Can Incentives Cause Harm?

Research Seminars

Tests of Undue Inducement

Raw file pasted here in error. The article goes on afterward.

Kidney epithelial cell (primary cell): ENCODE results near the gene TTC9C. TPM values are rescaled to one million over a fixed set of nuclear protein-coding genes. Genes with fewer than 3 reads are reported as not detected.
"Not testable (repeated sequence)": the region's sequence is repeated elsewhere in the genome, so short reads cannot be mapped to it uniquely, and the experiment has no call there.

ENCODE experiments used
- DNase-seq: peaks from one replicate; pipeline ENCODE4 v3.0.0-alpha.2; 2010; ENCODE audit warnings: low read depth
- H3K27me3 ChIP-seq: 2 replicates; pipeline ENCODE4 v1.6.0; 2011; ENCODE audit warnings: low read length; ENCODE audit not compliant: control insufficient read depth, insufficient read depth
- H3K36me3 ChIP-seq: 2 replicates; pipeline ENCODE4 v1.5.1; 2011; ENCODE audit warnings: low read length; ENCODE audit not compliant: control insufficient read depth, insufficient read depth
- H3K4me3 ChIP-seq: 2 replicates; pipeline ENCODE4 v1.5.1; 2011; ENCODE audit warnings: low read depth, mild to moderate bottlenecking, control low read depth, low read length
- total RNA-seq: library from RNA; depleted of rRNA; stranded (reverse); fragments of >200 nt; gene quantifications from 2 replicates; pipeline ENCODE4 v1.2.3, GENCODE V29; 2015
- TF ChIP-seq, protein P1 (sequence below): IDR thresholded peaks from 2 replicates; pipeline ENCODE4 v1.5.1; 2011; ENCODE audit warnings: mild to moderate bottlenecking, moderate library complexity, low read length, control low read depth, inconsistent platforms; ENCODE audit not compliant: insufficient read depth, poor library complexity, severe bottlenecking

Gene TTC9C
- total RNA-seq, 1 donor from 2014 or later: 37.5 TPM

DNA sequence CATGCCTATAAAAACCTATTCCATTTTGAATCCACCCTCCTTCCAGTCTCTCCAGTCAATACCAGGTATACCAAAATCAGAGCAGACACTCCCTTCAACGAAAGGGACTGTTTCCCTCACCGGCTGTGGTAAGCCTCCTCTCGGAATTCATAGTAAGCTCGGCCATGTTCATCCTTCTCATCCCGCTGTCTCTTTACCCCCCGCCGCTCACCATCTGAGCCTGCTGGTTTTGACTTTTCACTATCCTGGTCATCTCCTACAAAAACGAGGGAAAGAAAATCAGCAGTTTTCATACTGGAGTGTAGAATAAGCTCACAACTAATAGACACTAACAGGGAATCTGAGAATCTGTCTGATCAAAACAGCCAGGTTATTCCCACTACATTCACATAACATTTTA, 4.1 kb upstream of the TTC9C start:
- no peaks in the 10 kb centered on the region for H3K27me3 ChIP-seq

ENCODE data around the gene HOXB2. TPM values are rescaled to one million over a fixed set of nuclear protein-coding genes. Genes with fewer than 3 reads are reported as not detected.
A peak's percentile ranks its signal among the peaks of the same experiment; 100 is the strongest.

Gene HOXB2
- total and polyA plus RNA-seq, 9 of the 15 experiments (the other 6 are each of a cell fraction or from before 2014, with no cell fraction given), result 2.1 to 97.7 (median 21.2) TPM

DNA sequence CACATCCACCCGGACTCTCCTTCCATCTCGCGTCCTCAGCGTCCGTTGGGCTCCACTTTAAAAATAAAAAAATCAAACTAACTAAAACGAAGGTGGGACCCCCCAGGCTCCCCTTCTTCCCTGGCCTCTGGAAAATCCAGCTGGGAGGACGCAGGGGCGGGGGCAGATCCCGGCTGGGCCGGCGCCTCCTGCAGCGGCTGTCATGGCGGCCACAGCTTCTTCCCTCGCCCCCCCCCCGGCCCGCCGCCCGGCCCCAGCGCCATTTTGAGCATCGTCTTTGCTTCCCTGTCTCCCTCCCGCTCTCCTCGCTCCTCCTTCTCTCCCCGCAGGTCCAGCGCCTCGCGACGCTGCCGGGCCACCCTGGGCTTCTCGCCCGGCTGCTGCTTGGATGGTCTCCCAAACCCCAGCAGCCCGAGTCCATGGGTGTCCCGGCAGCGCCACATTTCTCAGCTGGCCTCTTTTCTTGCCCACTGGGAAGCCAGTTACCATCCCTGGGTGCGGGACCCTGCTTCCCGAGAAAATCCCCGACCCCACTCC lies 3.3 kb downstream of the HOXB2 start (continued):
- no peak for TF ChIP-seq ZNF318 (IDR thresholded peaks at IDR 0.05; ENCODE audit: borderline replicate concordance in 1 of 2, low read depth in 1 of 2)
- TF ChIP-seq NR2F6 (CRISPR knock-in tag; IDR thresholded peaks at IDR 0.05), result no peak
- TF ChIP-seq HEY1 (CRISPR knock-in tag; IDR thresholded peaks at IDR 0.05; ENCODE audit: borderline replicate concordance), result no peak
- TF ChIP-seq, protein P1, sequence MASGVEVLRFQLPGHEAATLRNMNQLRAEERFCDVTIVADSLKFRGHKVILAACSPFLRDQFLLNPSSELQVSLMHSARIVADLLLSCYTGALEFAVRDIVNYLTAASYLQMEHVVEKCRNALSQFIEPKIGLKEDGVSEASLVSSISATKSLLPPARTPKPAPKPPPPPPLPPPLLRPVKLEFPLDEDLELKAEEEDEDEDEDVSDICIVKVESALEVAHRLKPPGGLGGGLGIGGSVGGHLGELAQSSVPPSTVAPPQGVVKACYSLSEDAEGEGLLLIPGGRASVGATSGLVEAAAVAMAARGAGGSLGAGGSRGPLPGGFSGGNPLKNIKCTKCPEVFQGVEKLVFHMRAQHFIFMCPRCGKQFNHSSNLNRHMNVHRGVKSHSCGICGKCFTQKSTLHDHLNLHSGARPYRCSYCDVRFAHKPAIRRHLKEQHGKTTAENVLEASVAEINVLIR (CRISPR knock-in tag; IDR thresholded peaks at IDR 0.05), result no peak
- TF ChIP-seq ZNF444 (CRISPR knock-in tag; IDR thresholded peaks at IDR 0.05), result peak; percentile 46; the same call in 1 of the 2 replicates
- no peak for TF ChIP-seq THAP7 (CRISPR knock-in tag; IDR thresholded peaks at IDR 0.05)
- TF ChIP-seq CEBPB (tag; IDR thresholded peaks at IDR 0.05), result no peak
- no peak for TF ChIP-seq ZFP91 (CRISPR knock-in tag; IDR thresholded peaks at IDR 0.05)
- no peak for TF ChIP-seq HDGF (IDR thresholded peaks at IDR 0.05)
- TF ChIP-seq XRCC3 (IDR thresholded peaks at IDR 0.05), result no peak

Around the world, laws limit incentives for transactions such as human research participation, egg donation, or gestational surrogacy. A key reason is the notion of undue inducement — the conceptually vague and empirically largely untested idea that incentives cause harm by distorting individual decision making. Two experiments, including one based on a highly visceral transaction, show that incentives bias information search. Yet, such behavior is also consistent with Bayes-rational behavior. The paper presented in this research seminar develops a criterion that indicates whether choices admit welfare weights on benefit and harm that justify permitting the transaction but capping incentives. In the authors experimental data, no such weights exist.